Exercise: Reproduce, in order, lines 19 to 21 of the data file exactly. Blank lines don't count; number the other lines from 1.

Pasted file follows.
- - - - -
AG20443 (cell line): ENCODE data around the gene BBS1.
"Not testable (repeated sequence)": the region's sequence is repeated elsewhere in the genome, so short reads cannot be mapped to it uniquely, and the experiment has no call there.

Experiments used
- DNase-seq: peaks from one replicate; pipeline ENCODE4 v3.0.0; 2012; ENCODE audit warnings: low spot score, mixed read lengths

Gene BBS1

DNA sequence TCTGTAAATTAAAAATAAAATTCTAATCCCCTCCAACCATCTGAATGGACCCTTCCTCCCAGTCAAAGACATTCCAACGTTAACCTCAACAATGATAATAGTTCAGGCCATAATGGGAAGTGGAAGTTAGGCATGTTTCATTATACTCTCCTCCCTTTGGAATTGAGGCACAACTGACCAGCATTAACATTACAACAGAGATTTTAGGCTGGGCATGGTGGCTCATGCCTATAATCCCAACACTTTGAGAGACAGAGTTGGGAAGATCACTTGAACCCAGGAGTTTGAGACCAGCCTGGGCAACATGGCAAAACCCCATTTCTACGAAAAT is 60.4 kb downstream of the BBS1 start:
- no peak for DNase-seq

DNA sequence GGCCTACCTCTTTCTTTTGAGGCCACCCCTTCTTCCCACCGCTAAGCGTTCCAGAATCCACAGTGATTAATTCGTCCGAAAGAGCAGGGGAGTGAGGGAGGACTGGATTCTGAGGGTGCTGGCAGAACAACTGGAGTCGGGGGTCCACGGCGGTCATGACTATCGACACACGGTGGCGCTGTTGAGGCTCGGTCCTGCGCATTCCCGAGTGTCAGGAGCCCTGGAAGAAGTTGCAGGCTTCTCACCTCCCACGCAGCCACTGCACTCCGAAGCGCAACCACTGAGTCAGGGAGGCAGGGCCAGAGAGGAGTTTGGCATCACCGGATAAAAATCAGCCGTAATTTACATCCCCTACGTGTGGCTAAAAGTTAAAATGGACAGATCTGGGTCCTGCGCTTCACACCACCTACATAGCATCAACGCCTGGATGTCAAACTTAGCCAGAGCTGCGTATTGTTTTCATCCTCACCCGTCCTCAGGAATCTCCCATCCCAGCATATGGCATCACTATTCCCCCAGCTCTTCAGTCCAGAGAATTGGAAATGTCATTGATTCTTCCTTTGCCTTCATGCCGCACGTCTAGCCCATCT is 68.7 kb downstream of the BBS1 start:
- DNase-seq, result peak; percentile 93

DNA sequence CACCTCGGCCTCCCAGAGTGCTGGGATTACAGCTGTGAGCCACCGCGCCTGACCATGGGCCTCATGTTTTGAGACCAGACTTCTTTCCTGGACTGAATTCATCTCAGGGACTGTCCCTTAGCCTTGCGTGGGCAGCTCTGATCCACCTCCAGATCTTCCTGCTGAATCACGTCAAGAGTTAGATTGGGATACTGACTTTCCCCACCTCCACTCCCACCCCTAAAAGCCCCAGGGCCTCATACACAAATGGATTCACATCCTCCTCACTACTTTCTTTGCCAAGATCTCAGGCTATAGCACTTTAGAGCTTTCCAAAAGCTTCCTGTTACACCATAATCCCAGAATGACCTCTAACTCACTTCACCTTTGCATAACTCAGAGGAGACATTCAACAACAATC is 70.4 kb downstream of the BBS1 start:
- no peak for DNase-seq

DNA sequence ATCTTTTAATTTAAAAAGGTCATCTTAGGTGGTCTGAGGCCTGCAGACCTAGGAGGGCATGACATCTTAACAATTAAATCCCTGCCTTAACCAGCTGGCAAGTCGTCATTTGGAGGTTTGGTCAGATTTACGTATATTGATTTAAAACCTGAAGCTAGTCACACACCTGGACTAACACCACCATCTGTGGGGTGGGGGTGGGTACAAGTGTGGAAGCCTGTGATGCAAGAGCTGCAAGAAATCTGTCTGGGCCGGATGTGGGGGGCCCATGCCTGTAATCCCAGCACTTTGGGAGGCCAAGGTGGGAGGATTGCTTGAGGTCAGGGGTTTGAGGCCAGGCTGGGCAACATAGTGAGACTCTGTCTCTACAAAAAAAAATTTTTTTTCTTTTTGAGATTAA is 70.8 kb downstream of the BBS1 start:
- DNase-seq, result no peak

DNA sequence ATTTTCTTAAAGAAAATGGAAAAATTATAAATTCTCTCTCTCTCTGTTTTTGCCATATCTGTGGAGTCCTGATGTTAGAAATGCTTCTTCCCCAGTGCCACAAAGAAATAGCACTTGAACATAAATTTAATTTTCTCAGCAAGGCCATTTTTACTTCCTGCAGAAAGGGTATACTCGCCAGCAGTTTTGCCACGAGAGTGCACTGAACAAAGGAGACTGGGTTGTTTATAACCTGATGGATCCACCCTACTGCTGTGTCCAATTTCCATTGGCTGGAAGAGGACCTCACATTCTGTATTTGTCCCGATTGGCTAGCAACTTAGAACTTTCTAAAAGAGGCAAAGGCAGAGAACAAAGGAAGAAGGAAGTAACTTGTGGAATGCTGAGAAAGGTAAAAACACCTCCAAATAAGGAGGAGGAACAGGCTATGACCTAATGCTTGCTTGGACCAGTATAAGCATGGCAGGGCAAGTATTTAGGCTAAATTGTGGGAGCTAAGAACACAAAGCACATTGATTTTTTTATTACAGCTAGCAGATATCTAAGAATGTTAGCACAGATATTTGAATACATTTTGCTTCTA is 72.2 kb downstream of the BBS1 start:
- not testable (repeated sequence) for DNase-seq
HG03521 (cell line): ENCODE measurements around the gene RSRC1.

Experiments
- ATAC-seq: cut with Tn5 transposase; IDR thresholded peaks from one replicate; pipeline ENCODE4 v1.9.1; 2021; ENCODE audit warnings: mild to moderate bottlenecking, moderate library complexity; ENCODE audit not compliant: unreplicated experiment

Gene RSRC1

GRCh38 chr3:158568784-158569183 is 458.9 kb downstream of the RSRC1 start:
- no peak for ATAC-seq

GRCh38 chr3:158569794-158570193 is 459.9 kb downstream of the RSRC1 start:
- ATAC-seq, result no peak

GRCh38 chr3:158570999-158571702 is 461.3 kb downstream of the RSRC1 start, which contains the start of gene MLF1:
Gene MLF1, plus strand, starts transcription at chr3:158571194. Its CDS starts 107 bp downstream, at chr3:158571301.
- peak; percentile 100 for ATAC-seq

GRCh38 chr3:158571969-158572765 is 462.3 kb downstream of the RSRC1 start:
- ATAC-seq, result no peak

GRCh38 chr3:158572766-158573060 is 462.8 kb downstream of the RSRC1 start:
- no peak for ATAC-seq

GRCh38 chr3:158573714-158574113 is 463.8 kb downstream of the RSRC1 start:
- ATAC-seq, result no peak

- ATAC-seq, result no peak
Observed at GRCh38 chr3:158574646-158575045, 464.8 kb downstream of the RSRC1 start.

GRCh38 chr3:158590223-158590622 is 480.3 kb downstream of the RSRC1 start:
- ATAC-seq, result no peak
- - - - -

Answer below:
Gene RSRC1

GRCh38 chr3:158568784-158569183 is 458.9 kb downstream of the RSRC1 start:
- no peak for ATAC-seq